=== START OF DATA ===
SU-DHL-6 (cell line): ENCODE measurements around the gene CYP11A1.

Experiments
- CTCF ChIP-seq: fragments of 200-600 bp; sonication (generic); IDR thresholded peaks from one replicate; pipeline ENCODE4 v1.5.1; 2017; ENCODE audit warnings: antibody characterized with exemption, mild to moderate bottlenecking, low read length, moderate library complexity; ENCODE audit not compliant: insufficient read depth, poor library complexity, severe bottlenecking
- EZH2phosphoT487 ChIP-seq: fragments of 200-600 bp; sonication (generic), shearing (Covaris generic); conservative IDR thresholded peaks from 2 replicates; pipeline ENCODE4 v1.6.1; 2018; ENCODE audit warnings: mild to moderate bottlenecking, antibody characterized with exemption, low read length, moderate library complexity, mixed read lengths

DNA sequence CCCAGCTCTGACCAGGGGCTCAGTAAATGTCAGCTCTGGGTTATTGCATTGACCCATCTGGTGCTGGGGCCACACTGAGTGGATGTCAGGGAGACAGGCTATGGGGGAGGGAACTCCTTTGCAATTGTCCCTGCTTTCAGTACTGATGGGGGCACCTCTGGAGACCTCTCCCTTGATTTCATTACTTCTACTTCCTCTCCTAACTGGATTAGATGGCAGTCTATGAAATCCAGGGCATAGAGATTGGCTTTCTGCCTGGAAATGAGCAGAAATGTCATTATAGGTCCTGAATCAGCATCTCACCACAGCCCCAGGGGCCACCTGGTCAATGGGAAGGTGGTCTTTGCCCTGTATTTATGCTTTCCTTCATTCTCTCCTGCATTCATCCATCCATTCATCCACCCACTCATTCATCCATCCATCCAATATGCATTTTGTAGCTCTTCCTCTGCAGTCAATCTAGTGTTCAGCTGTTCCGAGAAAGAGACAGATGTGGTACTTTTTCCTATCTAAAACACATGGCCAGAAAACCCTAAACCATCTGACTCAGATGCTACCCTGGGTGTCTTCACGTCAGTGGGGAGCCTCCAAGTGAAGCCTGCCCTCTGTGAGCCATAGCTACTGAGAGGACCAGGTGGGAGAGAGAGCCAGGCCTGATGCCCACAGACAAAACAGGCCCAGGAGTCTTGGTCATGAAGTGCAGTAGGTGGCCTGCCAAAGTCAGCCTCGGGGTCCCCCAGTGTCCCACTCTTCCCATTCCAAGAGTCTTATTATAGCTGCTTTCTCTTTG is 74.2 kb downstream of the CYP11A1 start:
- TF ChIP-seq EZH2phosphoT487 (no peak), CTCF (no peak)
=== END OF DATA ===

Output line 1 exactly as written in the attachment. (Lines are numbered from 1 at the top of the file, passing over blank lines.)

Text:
SU-DHL-6 (cell line): ENCODE measurements around the gene CYP11A1.